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Abstract #2001

Changes in hippocampal and whole brain stiffness in 14-month old female mice with Alzheimer’s disease

Miklos Palotai1, Katharina Schregel1,2, Navid Nazari1,3, Julie P. Merchant4, Walter M. Taylor4, Charles R.G. Guttmann1, Ralph Sinkus5, Tracy L. Young-Pearse4, and Samuel Patz1

1Department of Radiology, Brigham and Women`s Hospital, Harvard Medical School, Boston, MA, United States, 2Institute of Neuroradiology, University Medical Center Goettingen, Goettingen, Germany, 3Department of Biomedical Engineering, Boston University, Boston, MA, United States, 4Ann Romney Center for Neurologic Diseases, Brigham and Women’s Hospital, Harvard Medical School, Boston, MA, United States, 5Department of Radiological Imaging, Imaging Sciences & Biomedical Engineering Division, King's College London, London, United Kingdom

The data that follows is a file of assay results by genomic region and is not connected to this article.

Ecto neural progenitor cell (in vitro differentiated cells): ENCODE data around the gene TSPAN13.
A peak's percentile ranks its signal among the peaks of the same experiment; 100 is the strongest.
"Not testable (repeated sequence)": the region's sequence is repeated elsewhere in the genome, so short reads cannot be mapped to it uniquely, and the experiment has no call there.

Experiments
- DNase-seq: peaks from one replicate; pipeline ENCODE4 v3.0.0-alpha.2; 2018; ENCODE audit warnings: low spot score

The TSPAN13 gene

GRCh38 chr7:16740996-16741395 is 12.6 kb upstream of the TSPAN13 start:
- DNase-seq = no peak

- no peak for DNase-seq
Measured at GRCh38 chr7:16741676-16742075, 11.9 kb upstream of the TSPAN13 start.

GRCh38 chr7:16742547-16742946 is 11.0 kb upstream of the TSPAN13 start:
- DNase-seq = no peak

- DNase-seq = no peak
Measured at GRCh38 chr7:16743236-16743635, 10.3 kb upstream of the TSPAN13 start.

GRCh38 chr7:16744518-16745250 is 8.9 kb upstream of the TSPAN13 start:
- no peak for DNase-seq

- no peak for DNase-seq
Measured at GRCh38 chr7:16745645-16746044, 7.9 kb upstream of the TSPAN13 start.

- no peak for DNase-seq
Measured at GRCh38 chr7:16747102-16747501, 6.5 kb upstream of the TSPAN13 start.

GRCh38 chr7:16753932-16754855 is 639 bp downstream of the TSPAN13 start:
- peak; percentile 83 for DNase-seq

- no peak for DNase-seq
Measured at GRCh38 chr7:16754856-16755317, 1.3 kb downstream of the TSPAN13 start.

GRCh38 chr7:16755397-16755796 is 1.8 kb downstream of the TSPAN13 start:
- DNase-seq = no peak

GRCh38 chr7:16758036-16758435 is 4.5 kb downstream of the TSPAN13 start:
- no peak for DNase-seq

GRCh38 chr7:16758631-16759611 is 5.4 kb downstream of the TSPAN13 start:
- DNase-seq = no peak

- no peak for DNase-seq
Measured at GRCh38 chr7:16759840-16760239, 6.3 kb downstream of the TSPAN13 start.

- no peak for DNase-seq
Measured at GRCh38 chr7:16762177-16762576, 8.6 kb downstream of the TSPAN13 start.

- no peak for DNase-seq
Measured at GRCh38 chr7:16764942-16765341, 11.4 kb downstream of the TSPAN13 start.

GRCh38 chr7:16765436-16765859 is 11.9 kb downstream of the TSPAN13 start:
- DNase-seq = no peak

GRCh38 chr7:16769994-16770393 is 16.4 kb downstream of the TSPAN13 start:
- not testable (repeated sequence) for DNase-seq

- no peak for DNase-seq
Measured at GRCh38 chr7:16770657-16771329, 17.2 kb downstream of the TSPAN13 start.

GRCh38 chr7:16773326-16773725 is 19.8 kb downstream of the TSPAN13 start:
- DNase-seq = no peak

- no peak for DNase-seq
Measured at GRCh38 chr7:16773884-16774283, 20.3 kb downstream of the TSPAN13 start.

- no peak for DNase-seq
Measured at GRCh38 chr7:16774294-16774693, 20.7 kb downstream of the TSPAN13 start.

Alzheimer’s disease (AD) has been associated with human brain softening, but the underlying biomechanical mechanism is not fully elucidated. We used magnetic resonance elastography to investigate the effect of amyloid-beta accumulation on hippocampal and whole brain (WB) stiffness in transgenic AD and wild-type (WT) mice at 11 and 14 months of age. The only differences observed between AD and WT mice were that the longitudinal change in the loss modulus between 11 and 14 months for female AD mice was significantly different than that of either the WT or male AD mice.

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